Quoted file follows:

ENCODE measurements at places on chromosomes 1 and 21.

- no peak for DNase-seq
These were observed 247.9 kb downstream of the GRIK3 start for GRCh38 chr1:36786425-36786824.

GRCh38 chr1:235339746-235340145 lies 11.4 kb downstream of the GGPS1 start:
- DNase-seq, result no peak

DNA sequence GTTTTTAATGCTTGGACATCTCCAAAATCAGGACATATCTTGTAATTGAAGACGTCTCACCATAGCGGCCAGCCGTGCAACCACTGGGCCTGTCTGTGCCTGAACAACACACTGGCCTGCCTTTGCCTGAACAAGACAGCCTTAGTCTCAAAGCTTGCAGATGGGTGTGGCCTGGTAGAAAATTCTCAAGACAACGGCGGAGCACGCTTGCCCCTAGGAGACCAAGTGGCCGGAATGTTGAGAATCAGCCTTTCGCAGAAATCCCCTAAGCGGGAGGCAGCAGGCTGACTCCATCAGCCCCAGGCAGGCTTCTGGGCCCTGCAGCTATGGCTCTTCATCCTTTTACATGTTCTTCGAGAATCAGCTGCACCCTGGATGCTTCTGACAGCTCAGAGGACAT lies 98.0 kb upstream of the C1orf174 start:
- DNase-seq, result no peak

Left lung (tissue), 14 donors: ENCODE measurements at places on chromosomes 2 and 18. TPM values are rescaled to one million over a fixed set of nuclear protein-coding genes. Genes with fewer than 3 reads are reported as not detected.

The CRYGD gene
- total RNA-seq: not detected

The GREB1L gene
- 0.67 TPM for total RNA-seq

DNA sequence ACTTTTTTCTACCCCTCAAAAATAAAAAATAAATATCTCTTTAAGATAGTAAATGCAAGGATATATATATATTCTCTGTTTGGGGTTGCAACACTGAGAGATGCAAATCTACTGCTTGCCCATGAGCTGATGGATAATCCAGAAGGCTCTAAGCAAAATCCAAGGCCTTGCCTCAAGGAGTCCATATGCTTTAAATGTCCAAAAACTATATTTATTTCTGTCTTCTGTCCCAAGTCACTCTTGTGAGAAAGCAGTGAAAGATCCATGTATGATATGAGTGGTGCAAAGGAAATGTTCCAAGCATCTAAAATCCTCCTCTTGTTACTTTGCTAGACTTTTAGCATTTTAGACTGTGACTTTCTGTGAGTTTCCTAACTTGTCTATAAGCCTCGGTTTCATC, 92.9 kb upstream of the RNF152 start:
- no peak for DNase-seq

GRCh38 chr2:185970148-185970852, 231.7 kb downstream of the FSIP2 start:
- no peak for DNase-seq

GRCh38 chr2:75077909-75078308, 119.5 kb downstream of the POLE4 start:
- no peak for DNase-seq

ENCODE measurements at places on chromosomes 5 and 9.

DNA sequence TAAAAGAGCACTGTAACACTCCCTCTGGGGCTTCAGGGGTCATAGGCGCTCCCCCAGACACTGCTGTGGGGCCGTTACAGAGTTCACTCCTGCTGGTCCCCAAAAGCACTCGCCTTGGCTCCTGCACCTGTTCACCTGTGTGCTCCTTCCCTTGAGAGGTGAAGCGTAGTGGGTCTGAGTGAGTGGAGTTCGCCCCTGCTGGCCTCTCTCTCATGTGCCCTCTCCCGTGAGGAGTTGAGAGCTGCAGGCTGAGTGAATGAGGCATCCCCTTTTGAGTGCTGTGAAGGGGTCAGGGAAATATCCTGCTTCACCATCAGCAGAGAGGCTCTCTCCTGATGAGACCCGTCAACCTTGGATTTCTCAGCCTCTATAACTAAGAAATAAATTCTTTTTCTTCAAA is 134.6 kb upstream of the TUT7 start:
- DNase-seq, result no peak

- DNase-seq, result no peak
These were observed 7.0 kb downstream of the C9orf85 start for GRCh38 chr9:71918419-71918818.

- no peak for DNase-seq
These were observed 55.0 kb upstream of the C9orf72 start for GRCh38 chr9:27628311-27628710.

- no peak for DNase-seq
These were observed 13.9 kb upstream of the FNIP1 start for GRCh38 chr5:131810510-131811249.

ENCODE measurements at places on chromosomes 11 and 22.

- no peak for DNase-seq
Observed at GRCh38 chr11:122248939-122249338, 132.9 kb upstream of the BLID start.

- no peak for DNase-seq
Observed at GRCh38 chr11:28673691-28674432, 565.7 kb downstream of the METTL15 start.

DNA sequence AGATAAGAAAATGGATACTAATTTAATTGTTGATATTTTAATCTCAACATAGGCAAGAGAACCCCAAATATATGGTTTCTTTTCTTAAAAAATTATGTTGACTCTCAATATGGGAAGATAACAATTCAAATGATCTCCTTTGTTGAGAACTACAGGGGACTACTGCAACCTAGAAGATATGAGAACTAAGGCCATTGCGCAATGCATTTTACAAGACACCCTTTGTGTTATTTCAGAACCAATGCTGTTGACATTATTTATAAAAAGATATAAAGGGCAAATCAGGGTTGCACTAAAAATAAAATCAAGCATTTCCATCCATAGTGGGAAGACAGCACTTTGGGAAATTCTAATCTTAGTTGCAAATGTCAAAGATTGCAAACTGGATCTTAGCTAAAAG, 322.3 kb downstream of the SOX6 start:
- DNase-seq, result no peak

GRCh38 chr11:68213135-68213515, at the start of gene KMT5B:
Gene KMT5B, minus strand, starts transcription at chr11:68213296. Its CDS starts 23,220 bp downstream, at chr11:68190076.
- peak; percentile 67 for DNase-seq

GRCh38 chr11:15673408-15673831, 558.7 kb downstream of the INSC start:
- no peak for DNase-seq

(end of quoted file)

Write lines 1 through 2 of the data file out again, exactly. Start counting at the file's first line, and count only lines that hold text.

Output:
ENCODE measurements at places on chromosomes 1 and 21.

- no peak for DNase-seq